Former Finance Minister Pravin Gordhan said at the time that the draft report contained allegations without foundation, and added: “I thought forensic people are supposed to come up with facts. What does that say about the reputation of KPMG?”
As Daily Maverick’s Marianne Thamm pointed out, KPMG also had an obvious conflict of interests within the SARS saga: British American Tobacco, implicated throughout the “rogue unit” story, was also a client of KPMG. Former SARS executives provided evidence implicating British American Tobacco in corruption and money-laundering which KPMG omitted from its draft report, despite naming other companies.
KPMG’s Hoole said in Friday’s statement that the investigation being undertaken by KPMG International will extend its scrutiny to the SARS project, but he added: “It is important to note that the engagement partner for the SARS project resigned from KPMG in March 2017.”
The audit firm’s approach thus seems to be to want to pin blame on individual employees as much as possible, as evidenced also by its suspension of three partners linked to the Gupta account. Hoole explicitly said as much in his statement: “Where any problems or issues are found, those KPMG individuals responsible will be held accountable.”
But hanging a few individuals out to dry may not assuage public anger over these issues – or instil trust again in the audit firm. Auditors canvassed by Scorpio agree that the incidents suggest a wider failure of controls within KPMG at multiple levels which should have been in place to curtail the actions of a small number of rogue agents.
Elsewhere in the world, disciplining specific employees has not been considered sufficient remedy for audit firms which maintained inappropriately cosy relationships with clients.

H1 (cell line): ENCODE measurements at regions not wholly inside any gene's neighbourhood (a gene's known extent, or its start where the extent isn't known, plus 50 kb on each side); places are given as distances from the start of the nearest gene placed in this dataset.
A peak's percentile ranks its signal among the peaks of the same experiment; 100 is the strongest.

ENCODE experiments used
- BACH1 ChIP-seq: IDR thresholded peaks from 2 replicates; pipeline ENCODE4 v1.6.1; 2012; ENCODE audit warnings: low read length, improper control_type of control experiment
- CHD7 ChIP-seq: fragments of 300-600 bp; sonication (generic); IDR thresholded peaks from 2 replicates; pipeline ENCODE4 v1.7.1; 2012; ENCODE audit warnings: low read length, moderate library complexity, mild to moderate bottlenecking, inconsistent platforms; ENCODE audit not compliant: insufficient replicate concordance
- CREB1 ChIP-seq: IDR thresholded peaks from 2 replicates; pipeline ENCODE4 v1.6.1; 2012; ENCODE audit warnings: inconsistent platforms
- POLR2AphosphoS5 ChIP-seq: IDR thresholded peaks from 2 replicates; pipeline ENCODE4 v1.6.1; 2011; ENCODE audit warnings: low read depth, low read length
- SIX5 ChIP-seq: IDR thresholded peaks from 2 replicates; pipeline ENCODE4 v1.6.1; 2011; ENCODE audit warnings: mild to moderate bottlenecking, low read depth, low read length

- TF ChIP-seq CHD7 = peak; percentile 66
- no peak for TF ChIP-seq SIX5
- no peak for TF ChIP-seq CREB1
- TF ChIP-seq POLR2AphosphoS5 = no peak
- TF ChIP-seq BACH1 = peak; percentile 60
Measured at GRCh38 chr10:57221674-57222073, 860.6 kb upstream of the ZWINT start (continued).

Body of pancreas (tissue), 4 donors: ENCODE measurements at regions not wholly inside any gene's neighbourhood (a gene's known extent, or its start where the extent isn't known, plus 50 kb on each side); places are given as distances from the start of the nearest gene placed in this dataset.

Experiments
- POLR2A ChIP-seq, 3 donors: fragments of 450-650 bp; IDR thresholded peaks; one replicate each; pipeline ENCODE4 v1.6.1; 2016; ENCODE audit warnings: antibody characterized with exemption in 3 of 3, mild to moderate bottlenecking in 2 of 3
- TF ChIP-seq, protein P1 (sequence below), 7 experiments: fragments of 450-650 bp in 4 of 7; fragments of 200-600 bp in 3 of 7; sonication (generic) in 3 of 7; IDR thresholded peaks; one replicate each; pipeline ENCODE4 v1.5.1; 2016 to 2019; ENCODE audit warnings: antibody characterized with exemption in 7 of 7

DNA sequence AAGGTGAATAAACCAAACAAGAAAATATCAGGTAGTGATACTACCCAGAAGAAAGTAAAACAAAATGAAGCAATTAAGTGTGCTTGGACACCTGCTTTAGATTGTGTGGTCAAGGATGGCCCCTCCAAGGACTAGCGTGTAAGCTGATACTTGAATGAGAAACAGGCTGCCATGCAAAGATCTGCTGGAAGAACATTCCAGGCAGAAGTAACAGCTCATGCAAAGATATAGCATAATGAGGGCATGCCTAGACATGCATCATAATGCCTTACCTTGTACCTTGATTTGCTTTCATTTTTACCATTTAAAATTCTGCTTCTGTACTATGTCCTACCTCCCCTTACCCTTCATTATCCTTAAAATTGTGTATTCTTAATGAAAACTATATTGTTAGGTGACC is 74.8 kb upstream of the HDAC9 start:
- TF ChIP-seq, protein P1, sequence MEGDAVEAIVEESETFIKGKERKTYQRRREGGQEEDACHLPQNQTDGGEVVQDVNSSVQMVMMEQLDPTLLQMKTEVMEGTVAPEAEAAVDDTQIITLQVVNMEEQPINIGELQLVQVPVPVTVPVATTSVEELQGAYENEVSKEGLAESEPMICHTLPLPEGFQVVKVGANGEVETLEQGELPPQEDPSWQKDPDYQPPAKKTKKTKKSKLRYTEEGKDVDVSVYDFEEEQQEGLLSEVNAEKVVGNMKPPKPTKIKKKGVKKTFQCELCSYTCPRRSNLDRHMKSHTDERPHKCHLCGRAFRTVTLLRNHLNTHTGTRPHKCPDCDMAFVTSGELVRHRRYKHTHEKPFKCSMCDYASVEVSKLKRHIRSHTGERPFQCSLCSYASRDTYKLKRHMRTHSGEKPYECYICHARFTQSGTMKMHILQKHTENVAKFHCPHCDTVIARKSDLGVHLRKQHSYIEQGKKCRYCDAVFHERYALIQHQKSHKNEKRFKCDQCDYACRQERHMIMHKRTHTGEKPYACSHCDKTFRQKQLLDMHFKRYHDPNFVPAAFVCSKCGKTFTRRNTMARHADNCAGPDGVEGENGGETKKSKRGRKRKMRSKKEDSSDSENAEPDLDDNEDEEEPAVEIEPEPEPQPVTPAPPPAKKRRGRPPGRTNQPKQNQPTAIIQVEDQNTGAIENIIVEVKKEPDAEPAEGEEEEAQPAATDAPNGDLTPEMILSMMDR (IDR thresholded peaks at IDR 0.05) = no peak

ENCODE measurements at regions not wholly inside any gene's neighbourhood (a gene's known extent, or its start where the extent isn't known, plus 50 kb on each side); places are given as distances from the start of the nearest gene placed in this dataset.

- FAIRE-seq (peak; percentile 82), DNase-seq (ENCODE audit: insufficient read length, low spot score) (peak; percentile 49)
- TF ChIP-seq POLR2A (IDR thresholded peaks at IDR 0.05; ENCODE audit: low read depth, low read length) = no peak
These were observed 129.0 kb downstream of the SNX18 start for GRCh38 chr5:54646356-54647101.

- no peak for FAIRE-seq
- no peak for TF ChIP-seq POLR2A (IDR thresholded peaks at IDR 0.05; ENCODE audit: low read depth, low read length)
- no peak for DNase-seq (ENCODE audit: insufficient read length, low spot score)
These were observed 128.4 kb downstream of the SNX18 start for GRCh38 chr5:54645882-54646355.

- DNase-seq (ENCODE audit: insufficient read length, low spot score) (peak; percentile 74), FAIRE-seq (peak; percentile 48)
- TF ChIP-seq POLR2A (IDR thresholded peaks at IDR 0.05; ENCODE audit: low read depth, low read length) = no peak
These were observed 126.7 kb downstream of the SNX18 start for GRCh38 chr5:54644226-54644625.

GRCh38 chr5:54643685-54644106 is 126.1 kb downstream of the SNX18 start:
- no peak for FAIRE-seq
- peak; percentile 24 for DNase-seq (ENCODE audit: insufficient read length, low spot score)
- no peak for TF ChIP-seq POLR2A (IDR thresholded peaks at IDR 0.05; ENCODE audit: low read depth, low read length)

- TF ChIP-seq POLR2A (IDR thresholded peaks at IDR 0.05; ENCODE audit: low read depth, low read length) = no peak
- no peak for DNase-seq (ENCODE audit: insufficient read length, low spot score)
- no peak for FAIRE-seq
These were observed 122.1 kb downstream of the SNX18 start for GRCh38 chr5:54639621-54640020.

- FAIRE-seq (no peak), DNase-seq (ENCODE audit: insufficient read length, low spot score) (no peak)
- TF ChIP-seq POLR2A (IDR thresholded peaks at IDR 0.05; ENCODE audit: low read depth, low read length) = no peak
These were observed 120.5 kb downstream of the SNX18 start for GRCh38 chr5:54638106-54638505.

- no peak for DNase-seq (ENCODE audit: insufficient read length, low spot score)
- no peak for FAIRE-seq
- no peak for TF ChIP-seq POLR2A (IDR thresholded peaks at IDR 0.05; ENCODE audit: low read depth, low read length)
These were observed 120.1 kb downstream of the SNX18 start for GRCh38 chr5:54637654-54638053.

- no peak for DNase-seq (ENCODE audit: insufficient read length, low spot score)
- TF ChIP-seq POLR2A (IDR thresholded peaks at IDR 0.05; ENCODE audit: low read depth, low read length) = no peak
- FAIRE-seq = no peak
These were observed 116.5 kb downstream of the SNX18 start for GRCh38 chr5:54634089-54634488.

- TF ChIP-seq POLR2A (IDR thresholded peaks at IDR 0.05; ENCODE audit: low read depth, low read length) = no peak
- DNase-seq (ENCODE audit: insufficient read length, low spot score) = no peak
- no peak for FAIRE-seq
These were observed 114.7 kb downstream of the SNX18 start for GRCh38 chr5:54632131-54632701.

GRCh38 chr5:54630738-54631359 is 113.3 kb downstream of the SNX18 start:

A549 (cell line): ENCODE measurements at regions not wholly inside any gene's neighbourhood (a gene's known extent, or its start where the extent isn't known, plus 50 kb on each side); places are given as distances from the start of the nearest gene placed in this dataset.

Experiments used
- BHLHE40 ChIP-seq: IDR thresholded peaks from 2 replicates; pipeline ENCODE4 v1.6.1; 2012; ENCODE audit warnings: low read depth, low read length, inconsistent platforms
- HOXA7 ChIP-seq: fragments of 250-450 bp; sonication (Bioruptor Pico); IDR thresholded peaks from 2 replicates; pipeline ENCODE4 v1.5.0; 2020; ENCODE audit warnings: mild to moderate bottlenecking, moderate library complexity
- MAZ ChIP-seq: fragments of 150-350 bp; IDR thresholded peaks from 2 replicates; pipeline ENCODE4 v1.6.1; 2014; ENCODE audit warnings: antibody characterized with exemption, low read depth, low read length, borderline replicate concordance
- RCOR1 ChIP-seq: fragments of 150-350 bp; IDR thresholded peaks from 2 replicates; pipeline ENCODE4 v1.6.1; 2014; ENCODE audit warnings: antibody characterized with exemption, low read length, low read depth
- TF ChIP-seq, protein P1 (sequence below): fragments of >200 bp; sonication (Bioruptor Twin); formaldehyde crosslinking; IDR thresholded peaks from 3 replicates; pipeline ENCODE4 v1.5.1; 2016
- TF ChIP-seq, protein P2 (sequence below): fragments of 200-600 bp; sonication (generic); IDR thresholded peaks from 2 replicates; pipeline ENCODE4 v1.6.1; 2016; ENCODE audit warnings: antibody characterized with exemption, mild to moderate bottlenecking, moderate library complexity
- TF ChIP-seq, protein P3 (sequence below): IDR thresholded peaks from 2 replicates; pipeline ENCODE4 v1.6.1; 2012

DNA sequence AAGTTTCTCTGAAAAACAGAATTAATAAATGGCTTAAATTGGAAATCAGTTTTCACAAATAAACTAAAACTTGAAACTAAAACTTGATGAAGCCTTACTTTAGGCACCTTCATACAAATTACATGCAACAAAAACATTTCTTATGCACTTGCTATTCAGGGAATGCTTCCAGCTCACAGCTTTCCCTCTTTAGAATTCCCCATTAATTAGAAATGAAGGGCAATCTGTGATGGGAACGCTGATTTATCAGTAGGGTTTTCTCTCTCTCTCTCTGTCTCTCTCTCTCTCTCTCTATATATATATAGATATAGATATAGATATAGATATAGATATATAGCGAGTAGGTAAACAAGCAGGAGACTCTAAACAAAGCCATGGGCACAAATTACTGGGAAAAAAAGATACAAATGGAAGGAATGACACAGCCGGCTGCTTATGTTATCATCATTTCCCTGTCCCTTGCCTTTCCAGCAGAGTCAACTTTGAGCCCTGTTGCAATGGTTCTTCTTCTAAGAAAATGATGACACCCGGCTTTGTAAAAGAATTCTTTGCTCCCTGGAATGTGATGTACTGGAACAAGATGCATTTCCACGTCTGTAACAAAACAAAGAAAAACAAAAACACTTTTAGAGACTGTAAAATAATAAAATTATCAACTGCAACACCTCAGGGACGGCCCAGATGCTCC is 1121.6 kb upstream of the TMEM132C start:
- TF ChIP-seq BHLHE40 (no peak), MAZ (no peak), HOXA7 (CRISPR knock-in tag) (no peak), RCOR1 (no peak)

Deloitte faced the possibility of losing its licence in Spain after accusations that it did not display sufficient auditor independence over one of its clients, Bankia – the biggest bank in Spain, which collapsed in 2012. In that case, Deloitte was eventually slapped with a fine of €12.3-million (almost R200-million). As of 2016, Deloitte also has been barred from practising in Saudi Arabia for two years by the kingdom’s market regulator as a result of its auditing of a firm which suffered major debt problems and criminally misrepresented its own value.
In 2016, Ernst & Young in New York was fined $9.3-million (around R125-million) for inappropriate client relationships, with one partner in particular having been found to maintain “an improperly close friendship” with the chief financial officer of a company he was auditing.
The most famous case of an accounting firm facing repercussions was that of Arthur Andersen, one of the “Big Five” audit firms, which voluntarily gave up its licence to practise after being accused of criminal complicity with energy giant Enron. Arthur Andersen’s collapse left the Big Five as the Big Four – an elite group which includes KPMG.
KPMG South Africa now faces not just the scrutiny of its international company but also a review by the Independent Auditors’ Regulatory Board. KPMG has committed itself to “help restore the public trust we have earned over more than a century of commitment to the highest professional and ethical standards”. But for that to happen, South Africa may need to see more than lip service paid to the notion of accountability. DM
Photo: Atul and Ajay Gupta.